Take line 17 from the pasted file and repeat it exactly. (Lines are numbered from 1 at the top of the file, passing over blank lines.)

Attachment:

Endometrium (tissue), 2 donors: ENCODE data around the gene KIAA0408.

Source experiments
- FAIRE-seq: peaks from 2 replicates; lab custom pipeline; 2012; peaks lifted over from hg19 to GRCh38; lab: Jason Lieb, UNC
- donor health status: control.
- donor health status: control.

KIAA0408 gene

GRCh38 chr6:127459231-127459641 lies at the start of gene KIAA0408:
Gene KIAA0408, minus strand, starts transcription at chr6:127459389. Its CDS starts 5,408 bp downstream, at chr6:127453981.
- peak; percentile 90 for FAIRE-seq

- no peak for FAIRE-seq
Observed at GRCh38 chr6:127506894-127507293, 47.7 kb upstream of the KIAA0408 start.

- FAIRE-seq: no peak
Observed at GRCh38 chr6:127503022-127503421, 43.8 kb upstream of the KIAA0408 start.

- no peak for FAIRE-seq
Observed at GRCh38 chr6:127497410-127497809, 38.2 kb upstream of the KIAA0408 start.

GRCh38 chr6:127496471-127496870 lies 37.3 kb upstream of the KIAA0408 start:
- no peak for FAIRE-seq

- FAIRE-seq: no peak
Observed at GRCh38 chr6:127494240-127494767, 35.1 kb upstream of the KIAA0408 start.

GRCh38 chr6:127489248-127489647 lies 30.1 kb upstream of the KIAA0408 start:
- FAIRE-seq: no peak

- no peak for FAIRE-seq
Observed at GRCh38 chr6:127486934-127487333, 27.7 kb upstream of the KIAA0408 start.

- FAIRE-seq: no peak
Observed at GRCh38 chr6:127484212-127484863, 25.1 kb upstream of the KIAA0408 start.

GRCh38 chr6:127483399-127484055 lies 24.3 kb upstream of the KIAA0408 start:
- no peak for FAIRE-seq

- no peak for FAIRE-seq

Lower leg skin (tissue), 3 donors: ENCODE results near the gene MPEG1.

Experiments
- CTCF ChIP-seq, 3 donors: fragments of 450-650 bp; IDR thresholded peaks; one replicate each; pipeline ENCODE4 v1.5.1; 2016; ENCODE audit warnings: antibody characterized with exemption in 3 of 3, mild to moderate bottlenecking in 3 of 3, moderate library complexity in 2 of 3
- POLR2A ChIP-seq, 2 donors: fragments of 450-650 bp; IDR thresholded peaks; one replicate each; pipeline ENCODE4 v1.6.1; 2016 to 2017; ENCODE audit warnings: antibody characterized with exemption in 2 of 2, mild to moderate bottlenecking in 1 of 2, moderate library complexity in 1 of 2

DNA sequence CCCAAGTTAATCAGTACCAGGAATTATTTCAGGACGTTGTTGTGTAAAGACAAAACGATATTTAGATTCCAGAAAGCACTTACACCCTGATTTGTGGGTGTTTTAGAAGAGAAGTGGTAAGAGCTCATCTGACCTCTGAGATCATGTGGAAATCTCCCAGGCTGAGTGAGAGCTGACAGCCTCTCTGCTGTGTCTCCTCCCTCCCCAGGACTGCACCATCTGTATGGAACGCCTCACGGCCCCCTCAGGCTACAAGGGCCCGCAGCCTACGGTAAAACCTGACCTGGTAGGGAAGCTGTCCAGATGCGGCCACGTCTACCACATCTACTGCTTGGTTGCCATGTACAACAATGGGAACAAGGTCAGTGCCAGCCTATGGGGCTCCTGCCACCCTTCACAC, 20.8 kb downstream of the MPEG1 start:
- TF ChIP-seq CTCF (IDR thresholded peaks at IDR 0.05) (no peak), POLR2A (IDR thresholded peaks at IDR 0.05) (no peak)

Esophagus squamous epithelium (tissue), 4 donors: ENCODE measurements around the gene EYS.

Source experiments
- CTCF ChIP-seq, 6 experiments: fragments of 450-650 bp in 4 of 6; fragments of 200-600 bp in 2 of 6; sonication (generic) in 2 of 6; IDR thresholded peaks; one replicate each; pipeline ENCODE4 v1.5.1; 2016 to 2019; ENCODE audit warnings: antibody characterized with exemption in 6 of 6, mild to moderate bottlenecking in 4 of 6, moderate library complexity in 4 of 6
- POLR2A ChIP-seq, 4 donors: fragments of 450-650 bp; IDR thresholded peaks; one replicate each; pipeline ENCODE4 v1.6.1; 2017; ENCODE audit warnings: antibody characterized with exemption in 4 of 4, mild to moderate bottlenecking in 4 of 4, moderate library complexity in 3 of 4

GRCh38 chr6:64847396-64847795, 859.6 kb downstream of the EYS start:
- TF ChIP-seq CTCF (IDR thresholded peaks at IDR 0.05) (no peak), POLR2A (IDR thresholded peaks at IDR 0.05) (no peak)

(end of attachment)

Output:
- no peak for FAIRE-seq